Pennsylvania has long been known for innovative practices in education such as STEM, STEAM, Maker Learning, and the creative use of technology. Through this work, strong partnerships have been cultivated between educators and business and industry.
Due to a greater focus on inequities in education and challenges emerging throughout the COVID-19 pandemic, interest in learner-centered, personalized practices in Pennsylvania is growing. The concept of personalized learning is familiar to the region, with the Southwestern Pennsylvania Personalized Learning Network bringing innovative educators together to collaborate and share ideas since 2017. And as a response to this increased interest and with support from KnowledgeWorks, Remake Learning established a personalized learning working group, made up of stakeholders from K-12, higher education, intermediate units, and other educational organizations in 2020.
For many partners, the working group was filling an important need. “I found it incredibly inspiring that so many are committed to making sure that personalized learning becomes something that isn’t just talked about but realized in schools with students,” said Jackie Foor, executive director of the Consortium for Public Education.
The working group expressed the need for more structure around the concept of personalized learning across the region.
- What do we really mean by personalized learning in SWPA?
- How do we help educators implement and share strategies that align with that definition of personalized learning?
In response to this, the group collaboratively defined a shared vision and common understanding for personalized learning. These foundational elements serve to unify the region’s commitment towards a common purpose.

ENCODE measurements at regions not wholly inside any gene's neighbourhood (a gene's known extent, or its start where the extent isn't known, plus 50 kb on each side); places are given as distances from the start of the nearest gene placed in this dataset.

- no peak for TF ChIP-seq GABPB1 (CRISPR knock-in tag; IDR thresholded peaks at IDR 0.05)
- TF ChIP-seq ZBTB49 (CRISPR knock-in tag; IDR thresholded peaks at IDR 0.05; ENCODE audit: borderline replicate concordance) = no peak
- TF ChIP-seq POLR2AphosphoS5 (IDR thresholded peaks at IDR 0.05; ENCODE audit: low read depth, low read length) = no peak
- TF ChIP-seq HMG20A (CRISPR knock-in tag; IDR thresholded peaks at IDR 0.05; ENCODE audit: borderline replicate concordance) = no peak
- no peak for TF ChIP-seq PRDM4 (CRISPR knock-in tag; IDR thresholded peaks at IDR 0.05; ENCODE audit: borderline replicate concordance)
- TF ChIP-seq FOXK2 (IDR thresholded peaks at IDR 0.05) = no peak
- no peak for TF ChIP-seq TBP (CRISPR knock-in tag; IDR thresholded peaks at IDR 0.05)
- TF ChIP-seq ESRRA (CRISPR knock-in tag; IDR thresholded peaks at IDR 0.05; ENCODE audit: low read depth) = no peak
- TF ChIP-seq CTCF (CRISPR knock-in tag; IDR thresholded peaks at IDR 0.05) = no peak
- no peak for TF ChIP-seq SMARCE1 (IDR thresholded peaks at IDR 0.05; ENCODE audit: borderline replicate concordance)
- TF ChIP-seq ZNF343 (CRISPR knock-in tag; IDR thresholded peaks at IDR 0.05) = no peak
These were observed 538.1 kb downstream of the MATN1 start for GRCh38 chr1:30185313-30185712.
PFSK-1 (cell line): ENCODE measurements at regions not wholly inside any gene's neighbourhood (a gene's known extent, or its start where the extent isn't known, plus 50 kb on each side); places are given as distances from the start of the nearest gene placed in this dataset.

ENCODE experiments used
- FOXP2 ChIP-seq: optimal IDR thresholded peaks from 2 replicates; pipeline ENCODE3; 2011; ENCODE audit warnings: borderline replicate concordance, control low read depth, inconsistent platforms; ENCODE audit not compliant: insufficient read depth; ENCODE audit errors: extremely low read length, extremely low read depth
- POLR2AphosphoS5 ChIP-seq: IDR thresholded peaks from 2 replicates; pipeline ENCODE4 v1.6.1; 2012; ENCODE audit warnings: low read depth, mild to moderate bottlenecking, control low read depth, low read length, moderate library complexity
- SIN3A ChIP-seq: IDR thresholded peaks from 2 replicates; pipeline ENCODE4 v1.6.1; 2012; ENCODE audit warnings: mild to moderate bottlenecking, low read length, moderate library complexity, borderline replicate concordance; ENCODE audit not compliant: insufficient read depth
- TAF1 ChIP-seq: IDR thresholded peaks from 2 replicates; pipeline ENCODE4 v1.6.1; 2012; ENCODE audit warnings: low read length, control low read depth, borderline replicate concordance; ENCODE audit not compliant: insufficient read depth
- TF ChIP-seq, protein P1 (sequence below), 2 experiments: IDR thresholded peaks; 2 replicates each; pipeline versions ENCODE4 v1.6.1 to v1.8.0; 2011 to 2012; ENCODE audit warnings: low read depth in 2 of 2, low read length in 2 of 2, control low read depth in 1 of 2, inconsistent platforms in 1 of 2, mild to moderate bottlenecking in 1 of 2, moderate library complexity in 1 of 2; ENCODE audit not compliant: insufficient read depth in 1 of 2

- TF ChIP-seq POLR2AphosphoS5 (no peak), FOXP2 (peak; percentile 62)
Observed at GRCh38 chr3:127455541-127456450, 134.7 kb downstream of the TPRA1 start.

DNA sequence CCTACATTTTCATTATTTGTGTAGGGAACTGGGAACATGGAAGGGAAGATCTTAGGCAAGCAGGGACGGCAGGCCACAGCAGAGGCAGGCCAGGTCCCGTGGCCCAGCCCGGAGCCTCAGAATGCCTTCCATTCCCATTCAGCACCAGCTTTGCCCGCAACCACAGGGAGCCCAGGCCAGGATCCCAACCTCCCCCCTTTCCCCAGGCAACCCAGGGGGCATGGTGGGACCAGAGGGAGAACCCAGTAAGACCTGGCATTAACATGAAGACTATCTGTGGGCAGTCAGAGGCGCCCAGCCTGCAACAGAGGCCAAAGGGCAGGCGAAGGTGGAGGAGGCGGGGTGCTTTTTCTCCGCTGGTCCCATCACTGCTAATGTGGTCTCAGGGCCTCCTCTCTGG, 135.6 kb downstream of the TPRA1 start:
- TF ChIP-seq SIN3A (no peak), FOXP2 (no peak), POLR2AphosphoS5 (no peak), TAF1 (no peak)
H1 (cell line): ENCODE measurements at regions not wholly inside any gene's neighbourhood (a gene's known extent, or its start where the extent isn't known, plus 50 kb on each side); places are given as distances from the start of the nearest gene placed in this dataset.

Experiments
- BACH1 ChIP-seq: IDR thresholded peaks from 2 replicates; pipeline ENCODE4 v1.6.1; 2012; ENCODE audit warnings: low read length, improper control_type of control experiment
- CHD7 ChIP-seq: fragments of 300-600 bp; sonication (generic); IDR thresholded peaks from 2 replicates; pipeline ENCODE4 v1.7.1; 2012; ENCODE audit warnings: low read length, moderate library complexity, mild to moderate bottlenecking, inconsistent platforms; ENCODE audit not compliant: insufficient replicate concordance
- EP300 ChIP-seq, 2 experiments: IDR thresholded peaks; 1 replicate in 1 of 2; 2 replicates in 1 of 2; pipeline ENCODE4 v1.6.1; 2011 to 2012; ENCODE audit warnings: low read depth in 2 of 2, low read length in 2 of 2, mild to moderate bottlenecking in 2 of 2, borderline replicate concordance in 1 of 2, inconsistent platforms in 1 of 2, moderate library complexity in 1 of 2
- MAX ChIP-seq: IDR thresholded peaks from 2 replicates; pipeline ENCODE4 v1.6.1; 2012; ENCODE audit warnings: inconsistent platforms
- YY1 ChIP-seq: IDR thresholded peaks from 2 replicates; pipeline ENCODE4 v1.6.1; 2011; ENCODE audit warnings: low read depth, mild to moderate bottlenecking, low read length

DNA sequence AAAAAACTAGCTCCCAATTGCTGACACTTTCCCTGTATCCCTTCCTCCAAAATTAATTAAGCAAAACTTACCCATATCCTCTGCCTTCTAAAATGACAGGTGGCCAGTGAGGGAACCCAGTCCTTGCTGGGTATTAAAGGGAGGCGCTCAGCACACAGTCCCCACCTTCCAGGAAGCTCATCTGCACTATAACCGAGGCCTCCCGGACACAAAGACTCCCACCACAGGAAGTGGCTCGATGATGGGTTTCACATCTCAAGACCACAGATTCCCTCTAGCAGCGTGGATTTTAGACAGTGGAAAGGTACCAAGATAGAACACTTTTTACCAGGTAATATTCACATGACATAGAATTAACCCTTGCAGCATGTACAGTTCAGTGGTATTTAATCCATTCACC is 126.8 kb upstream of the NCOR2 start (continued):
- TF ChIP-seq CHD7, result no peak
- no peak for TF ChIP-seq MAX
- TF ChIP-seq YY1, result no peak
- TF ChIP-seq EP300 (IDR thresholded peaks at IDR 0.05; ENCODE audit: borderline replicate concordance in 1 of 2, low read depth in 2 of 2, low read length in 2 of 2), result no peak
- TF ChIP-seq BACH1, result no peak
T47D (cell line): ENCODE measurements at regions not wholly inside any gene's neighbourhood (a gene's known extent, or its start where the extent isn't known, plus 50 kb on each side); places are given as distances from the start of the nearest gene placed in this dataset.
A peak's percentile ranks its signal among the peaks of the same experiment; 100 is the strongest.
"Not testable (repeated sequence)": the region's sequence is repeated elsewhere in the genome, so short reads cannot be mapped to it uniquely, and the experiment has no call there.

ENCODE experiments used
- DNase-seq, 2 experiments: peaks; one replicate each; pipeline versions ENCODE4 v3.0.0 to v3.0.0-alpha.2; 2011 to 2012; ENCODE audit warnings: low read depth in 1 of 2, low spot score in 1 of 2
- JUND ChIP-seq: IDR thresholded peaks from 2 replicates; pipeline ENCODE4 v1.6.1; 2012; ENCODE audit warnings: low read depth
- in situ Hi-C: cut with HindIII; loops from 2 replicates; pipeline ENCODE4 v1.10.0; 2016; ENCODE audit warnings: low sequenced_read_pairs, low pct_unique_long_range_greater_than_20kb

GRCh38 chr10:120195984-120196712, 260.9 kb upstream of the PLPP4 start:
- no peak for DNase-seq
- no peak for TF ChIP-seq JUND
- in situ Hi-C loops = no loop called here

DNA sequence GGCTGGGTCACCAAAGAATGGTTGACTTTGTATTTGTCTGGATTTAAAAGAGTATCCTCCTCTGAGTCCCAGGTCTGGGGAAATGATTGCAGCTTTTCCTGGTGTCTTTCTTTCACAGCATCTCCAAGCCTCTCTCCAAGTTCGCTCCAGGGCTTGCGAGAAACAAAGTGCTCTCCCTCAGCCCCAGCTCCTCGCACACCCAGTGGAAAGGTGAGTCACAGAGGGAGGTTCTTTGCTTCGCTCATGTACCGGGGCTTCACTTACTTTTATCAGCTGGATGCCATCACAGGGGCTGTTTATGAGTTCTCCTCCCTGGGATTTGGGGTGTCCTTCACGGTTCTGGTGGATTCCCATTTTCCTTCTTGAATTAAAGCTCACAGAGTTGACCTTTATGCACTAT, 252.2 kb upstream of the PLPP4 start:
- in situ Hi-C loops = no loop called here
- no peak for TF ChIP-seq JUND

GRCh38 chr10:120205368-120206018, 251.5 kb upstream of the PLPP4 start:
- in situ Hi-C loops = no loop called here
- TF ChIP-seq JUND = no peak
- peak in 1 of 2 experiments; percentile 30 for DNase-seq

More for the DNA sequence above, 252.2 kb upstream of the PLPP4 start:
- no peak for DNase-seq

Leveraging these collective beliefs and shifts in mindset, structures and decision-making due to COVID-19 disruptions, the group began developing a personalized learning framework, aiming to provide guidance and support to districts across the region committed to rethinking education for all learners.
As the framework development gathered momentum within the working group, it became clear that more diverse voices were needed to broaden perspectives and promote deeper thinking. Chris Sweeney, from the SWPA Personalized Learning Network, invited network members to engage in the design process. Despite sub shortages and remote learning, engagement remained high.
“It was energizing to meet with the group and talk about educational issues,” said Bobbi Ann Barnes from Deer Lakes School District.
Stakeholders viewed the sessions as opportunities to reimagine education, focus on their passion for learning and collaborate with like minded educators.
“For me there are professional and personal connections, being able to collaborate with people outside my own little world was important,” said Matt Harris from Fox Chapel Area School District. “During COVID, the dreaming work that we do as educators suffered quite a bit, this allowed us to focus on big ideas and concepts that can lead to application in schools.”
The current draft of the personalized learning framework defines what learner-centered practices look like through six key elements and corresponding components. It helps to provide clarity and consistency through a common language and set of outcomes. Our challenge now, and the focus of the working group in the coming year, is transitioning from theory to practice, providing scaffolded resources and supports as educators, leaders and districts work to shift mindsets and pedagogy toward practices that, according to the working group’s shared vision, “honor the voices, ability, potential and dignity of each learner through relevant connections and engagement.”
If you are interested in participating in the personalized learning working group as it engages in the next phase of framework design, please reach out to Lori Phillips & Anne Olson, co-leads for the personalized learning working group by visiting the personalized learning working group website.